Probability: Definition and Properties 7

Now that you have understood the two fundamental rules of counting, we will go ahead and finally establish the formal definition of probability. Let’s hear from Amit as he explains the same with the help of an example in the upcoming video.

As explained in the video, the formula for calculating the probability is as follows:

Now, there are some additional concepts and properties of probability that you need to know in order to understand it better. Let’s hear from Amit as he discusses the same in the upcoming video.

As explained in the video, probability values have the following two major properties:

  • Probability values always lie in the range of 0 to 1. The value is 0 in the case of an impossible event (like the probability of you being in Delhi and Mumbai at the same time) and 1 in the case of a sure event (like the probability of the sun rising in the east tomorrow).
  • The probabilities of all outcomes for an experiment always sum up to 1. For example, in a coin toss, there can be two outcomes, heads or tails. The probability of both of the outcomes is 0.5 each. Hence, the sum of the probabilities turns out to be 0.5 + 0.5 = 1.

Next, you learnt a couple of definitions that are crucial in understanding probability. They are as follows:

  • Experiment: Essentially, any scenario for which you want to compute the probabilities is considered to be an experiment. It is of the following two types:
  • Deterministic: Outcome is the same every time.
  • Random: Outcome can take many possible values. Throughout the majority of our business analytics course, we will only be discussing the random experiment.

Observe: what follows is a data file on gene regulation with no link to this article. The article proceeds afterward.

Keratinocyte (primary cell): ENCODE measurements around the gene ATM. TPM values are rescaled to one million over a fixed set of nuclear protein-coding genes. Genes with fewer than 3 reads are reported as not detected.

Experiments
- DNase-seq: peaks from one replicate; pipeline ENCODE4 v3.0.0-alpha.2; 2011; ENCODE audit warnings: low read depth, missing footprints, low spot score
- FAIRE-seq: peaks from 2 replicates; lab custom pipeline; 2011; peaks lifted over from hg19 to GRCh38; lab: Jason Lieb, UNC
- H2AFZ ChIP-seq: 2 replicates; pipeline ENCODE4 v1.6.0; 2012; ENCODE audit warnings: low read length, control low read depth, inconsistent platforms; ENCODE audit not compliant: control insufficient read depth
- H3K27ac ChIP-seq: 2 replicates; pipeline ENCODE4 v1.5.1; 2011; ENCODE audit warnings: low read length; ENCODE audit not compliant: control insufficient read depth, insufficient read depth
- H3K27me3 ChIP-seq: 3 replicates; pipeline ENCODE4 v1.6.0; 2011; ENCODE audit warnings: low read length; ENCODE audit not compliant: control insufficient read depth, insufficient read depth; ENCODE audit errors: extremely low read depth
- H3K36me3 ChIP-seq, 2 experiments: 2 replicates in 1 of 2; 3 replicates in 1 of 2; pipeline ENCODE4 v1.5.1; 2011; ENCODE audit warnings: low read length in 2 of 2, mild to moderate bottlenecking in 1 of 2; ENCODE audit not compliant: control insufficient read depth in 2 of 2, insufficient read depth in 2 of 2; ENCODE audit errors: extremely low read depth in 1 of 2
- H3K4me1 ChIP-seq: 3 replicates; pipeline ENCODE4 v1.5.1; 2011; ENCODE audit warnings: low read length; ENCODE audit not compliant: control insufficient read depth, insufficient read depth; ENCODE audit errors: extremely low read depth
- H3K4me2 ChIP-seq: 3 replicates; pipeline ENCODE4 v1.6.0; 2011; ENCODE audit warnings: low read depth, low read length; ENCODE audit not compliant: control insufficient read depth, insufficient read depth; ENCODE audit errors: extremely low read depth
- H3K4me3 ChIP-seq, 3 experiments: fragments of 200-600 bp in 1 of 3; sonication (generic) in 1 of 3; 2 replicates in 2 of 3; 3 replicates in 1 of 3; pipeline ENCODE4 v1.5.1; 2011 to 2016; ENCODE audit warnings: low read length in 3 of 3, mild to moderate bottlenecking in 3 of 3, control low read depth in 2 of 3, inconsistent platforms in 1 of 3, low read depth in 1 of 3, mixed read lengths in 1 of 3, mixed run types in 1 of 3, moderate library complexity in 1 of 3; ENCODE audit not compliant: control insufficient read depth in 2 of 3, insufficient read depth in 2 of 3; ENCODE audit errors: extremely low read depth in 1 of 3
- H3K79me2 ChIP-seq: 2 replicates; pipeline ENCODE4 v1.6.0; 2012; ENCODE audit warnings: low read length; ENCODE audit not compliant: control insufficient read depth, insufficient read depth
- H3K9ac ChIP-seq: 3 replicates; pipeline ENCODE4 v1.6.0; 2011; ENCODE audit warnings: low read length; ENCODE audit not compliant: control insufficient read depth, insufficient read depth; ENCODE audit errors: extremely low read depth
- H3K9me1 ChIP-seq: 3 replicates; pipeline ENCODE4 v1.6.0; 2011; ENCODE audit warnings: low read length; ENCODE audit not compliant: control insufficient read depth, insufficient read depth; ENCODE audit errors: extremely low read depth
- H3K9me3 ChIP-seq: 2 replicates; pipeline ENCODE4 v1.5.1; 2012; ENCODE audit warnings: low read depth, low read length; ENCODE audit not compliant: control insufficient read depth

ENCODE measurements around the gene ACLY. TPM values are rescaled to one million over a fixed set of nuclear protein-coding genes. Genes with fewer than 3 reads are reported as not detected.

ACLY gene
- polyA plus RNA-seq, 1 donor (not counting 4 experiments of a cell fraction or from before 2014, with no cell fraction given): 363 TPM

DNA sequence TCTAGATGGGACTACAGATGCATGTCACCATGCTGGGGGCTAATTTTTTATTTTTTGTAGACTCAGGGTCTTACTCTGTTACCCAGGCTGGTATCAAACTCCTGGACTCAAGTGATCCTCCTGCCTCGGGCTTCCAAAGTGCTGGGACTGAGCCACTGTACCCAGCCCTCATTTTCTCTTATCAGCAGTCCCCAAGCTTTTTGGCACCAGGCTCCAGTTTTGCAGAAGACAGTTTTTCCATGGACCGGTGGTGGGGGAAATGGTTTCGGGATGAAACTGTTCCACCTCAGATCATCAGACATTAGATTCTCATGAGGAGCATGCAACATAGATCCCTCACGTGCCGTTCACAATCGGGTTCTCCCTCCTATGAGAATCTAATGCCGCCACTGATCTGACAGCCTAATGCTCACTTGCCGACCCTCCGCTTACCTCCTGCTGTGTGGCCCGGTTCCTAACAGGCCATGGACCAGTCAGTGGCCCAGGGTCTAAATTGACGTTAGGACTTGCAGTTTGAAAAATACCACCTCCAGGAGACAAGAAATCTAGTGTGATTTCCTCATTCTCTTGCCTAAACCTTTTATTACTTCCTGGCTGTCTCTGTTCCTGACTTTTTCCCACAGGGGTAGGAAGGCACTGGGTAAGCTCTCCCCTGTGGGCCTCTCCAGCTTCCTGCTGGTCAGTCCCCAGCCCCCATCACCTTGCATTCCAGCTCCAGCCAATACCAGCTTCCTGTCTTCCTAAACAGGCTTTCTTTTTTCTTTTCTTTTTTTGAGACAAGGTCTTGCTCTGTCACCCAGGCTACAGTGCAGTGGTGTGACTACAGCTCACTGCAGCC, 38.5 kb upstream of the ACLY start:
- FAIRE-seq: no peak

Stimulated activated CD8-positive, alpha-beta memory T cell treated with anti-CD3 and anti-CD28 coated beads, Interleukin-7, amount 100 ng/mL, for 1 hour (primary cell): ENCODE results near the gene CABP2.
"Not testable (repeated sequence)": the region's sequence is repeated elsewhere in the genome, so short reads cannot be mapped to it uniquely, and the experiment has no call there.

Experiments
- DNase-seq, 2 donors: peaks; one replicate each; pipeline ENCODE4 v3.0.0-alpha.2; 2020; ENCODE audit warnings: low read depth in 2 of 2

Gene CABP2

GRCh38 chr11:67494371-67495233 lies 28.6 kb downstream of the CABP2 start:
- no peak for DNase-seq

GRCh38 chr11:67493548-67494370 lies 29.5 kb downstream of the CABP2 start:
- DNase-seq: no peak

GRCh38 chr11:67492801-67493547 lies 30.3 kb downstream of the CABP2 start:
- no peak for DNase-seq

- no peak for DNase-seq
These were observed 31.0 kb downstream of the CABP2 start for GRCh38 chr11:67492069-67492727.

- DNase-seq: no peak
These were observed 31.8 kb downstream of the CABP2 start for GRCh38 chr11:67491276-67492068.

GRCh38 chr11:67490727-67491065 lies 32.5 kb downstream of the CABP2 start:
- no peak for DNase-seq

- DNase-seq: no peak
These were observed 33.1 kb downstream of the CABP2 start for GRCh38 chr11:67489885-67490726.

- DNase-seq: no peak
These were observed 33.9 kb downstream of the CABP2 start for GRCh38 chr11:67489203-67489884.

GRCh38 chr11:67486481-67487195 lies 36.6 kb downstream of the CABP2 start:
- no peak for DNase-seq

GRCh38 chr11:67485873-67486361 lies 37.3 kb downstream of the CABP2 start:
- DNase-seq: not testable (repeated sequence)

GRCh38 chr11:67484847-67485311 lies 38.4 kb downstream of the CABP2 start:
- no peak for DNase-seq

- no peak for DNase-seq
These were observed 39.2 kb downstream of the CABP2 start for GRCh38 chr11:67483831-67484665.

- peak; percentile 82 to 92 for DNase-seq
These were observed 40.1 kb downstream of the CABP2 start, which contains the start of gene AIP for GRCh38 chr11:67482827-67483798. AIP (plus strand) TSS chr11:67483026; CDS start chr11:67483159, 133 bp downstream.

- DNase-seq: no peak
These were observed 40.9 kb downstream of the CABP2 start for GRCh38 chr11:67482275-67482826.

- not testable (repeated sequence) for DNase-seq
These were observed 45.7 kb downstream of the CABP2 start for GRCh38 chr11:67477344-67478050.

• Sample space: A sample space is nothing but the list of all possible outcomes of a random experiment. It is denoted by S = {all the possible outcomes}. For example, in the coin toss example, the sample space S = {H, T}, where H = heads and T = tails.
  • Event: It is a subset, i.e., a part of the sample space that you want to be true for your probability experiment. For example, if in a coin toss you want heads to be the desired outcome, then the event becomes {H}. As you can see clearly, {H} is a part of {H, T}.

Now, if you observe the definitions carefully, you will see that the probability formula can be modified as follows:

Now, the counting principles that you learnt earlier will help you compute the total number of outcomes in both the sample space and the event that you are interested in. Solve the following questions in order to drive home these concepts.

You have learnt the basic definition of probability and its associated properties. Next, we will discuss more about the types of events that you generally encounter while computing probabilities.

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